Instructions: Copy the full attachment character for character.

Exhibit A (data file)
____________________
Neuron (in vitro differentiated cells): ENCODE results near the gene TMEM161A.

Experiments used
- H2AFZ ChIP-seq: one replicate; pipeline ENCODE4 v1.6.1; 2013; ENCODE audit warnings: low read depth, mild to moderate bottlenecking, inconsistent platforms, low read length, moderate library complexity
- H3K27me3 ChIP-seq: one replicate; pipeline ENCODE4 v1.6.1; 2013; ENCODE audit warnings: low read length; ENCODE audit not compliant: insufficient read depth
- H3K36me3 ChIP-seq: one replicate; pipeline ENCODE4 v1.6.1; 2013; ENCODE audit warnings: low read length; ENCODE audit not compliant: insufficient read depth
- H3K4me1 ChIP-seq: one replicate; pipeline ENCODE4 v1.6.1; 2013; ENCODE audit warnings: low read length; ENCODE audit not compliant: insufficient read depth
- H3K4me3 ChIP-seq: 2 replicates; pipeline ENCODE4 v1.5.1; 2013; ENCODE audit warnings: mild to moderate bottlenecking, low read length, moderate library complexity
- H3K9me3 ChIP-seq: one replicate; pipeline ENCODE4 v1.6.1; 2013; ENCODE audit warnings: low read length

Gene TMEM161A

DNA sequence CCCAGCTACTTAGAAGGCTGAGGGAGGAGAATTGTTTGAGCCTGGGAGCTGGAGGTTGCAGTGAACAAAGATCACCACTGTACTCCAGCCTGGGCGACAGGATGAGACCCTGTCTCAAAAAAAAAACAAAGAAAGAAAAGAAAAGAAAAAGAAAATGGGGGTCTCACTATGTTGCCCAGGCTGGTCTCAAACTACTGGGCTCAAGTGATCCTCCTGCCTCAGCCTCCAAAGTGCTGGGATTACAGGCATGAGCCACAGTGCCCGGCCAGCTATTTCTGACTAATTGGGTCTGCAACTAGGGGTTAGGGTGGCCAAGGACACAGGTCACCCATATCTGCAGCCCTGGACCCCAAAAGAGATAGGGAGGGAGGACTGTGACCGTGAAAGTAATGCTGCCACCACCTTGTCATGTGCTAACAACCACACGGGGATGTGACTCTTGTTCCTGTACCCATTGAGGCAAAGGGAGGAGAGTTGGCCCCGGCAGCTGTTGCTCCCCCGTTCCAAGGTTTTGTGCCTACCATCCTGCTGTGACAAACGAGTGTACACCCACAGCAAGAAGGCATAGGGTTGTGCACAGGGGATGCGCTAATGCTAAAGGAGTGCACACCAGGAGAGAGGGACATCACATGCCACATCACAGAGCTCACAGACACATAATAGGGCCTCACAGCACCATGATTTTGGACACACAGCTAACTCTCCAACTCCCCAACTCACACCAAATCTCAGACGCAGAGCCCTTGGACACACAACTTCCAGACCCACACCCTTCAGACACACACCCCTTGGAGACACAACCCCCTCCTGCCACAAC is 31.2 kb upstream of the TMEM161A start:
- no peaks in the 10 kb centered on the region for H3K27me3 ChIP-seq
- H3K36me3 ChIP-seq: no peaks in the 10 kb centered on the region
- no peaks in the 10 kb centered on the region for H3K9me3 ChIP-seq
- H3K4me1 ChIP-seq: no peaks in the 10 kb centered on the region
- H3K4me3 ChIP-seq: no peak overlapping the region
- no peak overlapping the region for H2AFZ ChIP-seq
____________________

Neuron (in vitro differentiated cells): ENCODE results near the gene TMEM161A.

Experiments used
- H2AFZ ChIP-seq: one replicate; pipeline ENCODE4 v1.6.1; 2013; ENCODE audit warnings: low read depth, mild to moderate bottlenecking, inconsistent platforms, low read length, moderate library complexity
- H3K27me3 ChIP-seq: one replicate; pipeline ENCODE4 v1.6.1; 2013; ENCODE audit warnings: low read length; ENCODE audit not compliant: insufficient read depth
- H3K36me3 ChIP-seq: one replicate; pipeline ENCODE4 v1.6.1; 2013; ENCODE audit warnings: low read length; ENCODE audit not compliant: insufficient read depth
- H3K4me1 ChIP-seq: one replicate; pipeline ENCODE4 v1.6.1; 2013; ENCODE audit warnings: low read length; ENCODE audit not compliant: insufficient read depth
- H3K4me3 ChIP-seq: 2 replicates; pipeline ENCODE4 v1.5.1; 2013; ENCODE audit warnings: mild to moderate bottlenecking, low read length, moderate library complexity
- H3K9me3 ChIP-seq: one replicate; pipeline ENCODE4 v1.6.1; 2013; ENCODE audit warnings: low read length

Gene TMEM161A

DNA sequence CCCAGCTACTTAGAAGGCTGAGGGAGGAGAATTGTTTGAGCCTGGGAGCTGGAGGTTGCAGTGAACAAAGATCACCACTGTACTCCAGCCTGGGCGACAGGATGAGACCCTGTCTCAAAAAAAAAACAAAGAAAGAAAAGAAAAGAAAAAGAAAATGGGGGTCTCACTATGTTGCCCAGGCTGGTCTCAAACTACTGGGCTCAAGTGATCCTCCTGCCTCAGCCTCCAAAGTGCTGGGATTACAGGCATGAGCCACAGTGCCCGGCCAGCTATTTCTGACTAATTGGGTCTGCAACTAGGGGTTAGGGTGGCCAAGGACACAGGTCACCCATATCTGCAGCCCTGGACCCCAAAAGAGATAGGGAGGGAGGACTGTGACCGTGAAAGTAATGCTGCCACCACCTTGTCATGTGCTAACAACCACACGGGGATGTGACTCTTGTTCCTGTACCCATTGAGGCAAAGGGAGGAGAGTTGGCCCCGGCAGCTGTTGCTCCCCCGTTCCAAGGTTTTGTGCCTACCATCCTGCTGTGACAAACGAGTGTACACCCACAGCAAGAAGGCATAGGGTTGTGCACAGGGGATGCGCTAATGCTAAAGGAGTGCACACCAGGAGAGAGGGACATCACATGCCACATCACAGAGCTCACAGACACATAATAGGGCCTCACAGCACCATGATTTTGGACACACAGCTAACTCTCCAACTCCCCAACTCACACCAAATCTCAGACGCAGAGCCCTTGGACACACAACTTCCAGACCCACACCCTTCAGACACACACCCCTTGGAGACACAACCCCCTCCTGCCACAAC is 31.2 kb upstream of the TMEM161A start:
- no peaks in the 10 kb centered on the region for H3K27me3 ChIP-seq
- H3K36me3 ChIP-seq: no peaks in the 10 kb centered on the region
- no peaks in the 10 kb centered on the region for H3K9me3 ChIP-seq
- H3K4me1 ChIP-seq: no peaks in the 10 kb centered on the region
- H3K4me3 ChIP-seq: no peak overlapping the region
- no peak overlapping the region for H2AFZ ChIP-seq